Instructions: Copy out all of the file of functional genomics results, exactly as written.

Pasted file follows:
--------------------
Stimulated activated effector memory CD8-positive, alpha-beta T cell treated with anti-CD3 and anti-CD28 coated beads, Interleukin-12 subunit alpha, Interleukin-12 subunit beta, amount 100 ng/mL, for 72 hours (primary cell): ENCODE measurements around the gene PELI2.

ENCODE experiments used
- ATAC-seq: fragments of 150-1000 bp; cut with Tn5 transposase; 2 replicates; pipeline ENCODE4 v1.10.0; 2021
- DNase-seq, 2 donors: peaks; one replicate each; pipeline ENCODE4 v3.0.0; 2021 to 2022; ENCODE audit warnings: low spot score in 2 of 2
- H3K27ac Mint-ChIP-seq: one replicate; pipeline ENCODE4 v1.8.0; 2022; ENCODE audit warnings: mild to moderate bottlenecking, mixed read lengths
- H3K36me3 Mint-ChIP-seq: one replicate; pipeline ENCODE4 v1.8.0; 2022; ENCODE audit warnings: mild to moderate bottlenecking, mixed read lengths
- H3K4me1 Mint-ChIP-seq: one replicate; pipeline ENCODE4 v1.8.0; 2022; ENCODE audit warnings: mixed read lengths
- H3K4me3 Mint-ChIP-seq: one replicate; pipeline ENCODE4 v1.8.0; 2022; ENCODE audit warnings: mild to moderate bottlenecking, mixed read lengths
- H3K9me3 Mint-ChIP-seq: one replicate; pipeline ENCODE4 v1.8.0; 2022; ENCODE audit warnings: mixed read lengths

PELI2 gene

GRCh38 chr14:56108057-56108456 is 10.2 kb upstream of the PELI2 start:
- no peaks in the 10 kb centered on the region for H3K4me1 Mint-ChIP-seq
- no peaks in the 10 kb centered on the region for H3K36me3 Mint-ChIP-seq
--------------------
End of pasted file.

Stimulated activated effector memory CD8-positive, alpha-beta T cell treated with anti-CD3 and anti-CD28 coated beads, Interleukin-12 subunit alpha, Interleukin-12 subunit beta, amount 100 ng/mL, for 72 hours (primary cell): ENCODE measurements around the gene PELI2.

ENCODE experiments used
- ATAC-seq: fragments of 150-1000 bp; cut with Tn5 transposase; 2 replicates; pipeline ENCODE4 v1.10.0; 2021
- DNase-seq, 2 donors: peaks; one replicate each; pipeline ENCODE4 v3.0.0; 2021 to 2022; ENCODE audit warnings: low spot score in 2 of 2
- H3K27ac Mint-ChIP-seq: one replicate; pipeline ENCODE4 v1.8.0; 2022; ENCODE audit warnings: mild to moderate bottlenecking, mixed read lengths
- H3K36me3 Mint-ChIP-seq: one replicate; pipeline ENCODE4 v1.8.0; 2022; ENCODE audit warnings: mild to moderate bottlenecking, mixed read lengths
- H3K4me1 Mint-ChIP-seq: one replicate; pipeline ENCODE4 v1.8.0; 2022; ENCODE audit warnings: mixed read lengths
- H3K4me3 Mint-ChIP-seq: one replicate; pipeline ENCODE4 v1.8.0; 2022; ENCODE audit warnings: mild to moderate bottlenecking, mixed read lengths
- H3K9me3 Mint-ChIP-seq: one replicate; pipeline ENCODE4 v1.8.0; 2022; ENCODE audit warnings: mixed read lengths

PELI2 gene

GRCh38 chr14:56108057-56108456 is 10.2 kb upstream of the PELI2 start:
- no peaks in the 10 kb centered on the region for H3K4me1 Mint-ChIP-seq
- no peaks in the 10 kb centered on the region for H3K36me3 Mint-ChIP-seq